This semi-autobiographical report on the author's role in ASPA's Comparative Administration Group (CAG) during the 1960s leads into an account of the subsequent evolution of his thinking. His research sheds light on the history, status and future of comparative public administration in America. Our long-standing tradition of studying the administrative experience of developed countries in search of lessons that could be utilized to improve American administrative practices was reversed after World War II: a generous grant to ASPA from the Ford Foundation for work on development administration stimulated interest in the use of American expertise to help the newly independent states that were established upon the collapse of the great modern empires. The ASPA Section for International and Comparative Administration which succeeded the CAG now has a broader mandate not only to enhance our ability to work abroad in the field of development management and to restore our traditional interest in the comparative study of mature industrial states, but it can also help us take a fresh look at American public administration. By means of relevant comparisons with the administrative problems of countries that share the American model of "separation-of-powers," it is possible to gain new insights into the deeper problems of governance in America and, thereby, to enhance our ability to understand and reform our own administrative practices and, assuredly, also to be more effective overseas.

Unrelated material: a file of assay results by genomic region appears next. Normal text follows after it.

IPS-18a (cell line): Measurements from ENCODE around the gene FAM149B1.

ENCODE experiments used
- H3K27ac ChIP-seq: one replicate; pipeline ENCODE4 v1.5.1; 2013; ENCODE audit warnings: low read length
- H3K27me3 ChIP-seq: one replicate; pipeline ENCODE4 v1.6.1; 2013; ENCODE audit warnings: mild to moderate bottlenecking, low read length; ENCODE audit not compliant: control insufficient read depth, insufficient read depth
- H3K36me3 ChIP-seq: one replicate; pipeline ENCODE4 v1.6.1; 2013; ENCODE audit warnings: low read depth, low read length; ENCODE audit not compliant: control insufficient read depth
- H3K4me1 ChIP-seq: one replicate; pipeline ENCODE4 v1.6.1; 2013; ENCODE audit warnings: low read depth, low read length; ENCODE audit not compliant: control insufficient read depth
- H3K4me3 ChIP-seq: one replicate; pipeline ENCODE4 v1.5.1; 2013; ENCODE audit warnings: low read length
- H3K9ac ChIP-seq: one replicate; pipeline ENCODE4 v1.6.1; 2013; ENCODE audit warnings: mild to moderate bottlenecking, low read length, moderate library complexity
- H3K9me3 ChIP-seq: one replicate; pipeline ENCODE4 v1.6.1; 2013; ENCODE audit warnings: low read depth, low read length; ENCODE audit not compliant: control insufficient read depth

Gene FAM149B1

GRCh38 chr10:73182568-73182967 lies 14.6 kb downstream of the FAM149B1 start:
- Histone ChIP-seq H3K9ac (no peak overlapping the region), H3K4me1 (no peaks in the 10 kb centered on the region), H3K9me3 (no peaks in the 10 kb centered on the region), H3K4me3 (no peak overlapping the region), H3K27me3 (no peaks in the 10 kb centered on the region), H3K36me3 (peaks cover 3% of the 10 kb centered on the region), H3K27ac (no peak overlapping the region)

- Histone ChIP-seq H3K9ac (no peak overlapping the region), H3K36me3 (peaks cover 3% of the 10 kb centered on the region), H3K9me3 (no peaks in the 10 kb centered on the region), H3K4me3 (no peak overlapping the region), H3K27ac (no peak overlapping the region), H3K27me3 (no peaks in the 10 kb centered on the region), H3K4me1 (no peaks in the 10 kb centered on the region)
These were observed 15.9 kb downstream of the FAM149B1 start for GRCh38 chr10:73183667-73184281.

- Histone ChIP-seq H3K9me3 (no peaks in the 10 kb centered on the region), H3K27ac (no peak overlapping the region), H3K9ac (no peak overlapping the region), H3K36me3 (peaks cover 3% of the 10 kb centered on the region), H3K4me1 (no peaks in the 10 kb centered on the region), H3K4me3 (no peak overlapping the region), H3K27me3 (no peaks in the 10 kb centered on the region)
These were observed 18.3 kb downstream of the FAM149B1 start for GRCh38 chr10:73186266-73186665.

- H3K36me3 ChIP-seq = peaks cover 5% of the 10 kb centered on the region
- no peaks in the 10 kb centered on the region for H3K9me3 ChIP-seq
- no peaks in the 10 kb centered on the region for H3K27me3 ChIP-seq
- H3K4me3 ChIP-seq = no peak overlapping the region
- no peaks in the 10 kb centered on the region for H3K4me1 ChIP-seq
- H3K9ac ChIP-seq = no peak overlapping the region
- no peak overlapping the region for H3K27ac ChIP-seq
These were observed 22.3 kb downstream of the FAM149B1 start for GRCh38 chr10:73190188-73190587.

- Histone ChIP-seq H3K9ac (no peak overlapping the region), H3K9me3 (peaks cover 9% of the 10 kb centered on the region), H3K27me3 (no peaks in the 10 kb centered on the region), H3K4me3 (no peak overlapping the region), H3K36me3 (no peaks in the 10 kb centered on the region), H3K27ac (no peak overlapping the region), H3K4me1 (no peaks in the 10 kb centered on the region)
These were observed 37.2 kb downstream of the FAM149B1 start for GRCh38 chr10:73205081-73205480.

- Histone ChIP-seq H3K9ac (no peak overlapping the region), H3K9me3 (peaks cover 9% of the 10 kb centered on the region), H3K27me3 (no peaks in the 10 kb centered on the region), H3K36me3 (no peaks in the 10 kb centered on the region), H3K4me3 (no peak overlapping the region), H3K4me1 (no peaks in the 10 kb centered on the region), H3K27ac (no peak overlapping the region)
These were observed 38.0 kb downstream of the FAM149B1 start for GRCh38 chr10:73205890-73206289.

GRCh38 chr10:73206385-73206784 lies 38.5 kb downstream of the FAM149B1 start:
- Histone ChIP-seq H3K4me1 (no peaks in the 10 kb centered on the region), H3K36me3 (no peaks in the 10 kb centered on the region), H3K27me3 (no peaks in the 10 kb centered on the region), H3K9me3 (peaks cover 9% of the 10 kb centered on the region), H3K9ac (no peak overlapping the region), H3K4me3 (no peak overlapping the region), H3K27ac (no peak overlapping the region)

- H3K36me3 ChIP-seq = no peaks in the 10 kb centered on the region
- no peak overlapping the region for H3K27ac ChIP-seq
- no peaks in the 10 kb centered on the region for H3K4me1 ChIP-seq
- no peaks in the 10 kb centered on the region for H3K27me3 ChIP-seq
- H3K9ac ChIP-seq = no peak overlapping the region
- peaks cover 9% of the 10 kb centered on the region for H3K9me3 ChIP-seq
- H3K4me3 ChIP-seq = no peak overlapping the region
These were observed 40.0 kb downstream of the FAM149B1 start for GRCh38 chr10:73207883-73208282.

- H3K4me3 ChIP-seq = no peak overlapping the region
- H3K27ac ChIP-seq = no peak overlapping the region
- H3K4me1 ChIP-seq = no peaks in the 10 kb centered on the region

Fred W. Riggs is a professor emeritus of political science at the University of Hawaii. ASPA gave him the Dwight Waldo award for distinguished service in research and publications in 1991, and he was honored by the Eastern Regional Organization for Public Administration in 1983. During the 1960s, he led ASPA's Comparative Administration Group, predecessor to SICA, ASPA's Section for International and Comparative Administration. More details about his life and intellectual adventures can be found in the festschrift produced in his honor in 1992: Politics and Administration in Changing Societies, edited by Ramesh K. Arora (New Delhi: Associated Publishing House.) See also Who's Who in America, 1997.or Who's Who in the World.
See the draft text:  first part and second part 
Revised 30 May 1997 1996